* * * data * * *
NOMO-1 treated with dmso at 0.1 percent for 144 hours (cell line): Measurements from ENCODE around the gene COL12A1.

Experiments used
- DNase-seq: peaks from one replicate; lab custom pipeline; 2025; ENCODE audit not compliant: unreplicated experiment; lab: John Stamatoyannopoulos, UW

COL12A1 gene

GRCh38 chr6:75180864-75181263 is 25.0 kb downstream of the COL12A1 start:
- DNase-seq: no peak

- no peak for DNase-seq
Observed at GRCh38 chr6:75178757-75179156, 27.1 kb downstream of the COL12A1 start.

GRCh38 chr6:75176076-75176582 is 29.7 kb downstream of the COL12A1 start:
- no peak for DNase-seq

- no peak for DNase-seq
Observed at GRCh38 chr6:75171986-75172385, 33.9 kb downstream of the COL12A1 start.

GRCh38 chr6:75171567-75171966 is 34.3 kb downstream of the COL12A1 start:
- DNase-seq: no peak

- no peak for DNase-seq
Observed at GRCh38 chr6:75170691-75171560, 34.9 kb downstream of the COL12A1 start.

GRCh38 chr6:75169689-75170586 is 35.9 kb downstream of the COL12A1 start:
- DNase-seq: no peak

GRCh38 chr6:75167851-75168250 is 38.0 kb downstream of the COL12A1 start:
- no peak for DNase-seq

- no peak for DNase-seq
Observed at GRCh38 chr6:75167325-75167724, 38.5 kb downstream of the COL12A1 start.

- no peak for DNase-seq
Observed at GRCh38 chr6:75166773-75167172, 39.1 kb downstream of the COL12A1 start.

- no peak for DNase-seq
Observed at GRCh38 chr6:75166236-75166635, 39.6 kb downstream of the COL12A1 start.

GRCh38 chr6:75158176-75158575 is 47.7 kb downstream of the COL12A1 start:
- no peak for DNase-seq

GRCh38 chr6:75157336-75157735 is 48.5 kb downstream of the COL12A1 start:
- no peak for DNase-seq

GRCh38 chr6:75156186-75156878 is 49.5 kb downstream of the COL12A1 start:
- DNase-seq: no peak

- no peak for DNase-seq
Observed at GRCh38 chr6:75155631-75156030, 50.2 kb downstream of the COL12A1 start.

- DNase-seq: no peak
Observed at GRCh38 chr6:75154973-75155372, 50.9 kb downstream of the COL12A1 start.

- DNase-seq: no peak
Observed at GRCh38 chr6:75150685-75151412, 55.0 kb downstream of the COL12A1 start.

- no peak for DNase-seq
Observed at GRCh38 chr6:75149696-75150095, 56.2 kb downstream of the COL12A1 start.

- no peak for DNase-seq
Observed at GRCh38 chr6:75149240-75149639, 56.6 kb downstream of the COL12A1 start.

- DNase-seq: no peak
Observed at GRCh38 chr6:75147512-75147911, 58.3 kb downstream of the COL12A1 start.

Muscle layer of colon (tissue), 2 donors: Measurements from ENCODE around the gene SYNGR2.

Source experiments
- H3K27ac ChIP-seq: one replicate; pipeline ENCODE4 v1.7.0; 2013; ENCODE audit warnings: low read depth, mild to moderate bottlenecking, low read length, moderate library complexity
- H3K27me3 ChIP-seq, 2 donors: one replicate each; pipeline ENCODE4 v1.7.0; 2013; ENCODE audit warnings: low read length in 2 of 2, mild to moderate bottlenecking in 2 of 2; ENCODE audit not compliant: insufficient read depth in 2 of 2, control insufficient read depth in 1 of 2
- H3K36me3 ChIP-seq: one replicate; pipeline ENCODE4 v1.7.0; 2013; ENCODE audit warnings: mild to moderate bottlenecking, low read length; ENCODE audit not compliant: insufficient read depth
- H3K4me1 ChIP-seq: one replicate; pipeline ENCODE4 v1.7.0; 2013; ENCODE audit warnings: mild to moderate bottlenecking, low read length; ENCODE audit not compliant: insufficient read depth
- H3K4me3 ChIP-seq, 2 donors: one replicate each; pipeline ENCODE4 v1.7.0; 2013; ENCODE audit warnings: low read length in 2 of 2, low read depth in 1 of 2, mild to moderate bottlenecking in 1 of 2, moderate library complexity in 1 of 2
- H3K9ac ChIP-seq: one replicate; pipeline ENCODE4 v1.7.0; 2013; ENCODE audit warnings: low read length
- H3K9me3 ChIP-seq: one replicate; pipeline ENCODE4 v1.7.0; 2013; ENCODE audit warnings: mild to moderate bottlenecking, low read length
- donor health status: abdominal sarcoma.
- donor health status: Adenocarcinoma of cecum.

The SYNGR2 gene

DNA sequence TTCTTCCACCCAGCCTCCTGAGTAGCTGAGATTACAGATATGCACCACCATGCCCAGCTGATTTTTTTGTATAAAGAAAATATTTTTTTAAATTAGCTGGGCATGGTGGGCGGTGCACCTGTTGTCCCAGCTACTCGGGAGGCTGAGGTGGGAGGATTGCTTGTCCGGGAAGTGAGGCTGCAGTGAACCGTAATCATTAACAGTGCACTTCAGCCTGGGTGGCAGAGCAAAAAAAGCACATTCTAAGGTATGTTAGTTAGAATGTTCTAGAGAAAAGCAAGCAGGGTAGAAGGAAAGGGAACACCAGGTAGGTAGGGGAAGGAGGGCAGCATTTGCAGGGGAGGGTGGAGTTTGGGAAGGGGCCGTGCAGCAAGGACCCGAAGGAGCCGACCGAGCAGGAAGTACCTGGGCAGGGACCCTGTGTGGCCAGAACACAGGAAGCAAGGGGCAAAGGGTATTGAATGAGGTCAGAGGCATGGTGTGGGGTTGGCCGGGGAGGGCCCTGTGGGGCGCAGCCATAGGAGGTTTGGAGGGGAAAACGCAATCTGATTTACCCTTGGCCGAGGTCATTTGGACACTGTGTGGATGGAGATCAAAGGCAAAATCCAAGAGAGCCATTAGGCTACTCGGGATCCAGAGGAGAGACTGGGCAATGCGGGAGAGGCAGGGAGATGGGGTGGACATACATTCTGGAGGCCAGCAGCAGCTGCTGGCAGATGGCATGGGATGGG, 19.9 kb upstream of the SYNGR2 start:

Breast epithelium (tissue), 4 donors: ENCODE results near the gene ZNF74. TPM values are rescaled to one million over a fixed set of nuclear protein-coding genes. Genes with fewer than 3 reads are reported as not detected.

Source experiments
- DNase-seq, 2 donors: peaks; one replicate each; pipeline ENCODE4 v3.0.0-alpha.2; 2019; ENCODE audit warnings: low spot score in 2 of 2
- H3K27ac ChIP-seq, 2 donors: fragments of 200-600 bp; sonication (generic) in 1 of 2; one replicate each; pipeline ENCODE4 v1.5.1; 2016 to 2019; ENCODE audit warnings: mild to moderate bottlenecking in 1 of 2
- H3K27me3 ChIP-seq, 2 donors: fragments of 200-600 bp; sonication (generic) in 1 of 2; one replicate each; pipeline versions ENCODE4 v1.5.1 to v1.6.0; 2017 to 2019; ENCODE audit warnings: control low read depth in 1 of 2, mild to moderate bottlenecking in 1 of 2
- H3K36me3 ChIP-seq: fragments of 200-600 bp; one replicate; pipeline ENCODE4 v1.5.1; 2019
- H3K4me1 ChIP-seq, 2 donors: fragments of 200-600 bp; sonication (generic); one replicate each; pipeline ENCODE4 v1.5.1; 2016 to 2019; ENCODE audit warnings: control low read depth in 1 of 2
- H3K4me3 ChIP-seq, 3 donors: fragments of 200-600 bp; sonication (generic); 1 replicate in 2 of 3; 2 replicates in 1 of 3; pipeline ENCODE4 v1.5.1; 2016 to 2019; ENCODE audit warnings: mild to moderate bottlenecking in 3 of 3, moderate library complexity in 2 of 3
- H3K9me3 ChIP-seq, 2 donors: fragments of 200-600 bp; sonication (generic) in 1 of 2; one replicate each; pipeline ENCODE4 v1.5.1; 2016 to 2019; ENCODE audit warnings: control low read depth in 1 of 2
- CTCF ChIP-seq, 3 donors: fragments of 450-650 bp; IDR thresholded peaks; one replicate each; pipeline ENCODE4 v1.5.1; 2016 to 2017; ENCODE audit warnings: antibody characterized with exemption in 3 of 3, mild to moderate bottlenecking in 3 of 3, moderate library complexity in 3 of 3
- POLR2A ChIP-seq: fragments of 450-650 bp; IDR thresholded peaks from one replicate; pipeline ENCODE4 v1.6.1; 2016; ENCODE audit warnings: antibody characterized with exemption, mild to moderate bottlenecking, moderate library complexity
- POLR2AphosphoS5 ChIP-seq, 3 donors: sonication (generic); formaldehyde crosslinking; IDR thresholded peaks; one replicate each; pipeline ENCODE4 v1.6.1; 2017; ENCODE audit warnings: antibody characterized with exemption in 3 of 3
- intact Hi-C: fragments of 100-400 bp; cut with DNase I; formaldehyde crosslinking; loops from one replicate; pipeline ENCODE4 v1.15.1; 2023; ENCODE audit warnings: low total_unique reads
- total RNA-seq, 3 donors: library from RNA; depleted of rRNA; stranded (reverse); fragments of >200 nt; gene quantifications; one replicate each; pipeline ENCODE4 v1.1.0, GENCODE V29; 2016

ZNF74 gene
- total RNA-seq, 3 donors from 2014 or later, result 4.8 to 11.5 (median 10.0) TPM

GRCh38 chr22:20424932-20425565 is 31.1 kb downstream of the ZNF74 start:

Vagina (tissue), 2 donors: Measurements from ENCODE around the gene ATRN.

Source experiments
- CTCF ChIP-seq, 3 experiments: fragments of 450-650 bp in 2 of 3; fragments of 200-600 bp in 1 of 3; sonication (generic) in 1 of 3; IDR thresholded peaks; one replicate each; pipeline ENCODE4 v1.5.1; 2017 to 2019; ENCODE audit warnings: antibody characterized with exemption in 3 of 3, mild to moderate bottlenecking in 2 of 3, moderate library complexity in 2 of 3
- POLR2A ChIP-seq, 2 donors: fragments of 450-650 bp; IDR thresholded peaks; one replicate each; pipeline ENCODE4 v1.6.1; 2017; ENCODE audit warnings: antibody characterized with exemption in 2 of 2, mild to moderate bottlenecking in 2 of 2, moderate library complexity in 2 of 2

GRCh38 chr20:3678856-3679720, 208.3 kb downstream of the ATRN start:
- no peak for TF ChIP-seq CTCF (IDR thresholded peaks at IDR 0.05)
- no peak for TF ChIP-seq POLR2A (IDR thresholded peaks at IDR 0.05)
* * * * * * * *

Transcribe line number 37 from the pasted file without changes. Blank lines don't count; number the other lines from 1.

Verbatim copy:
- DNase-seq: no peak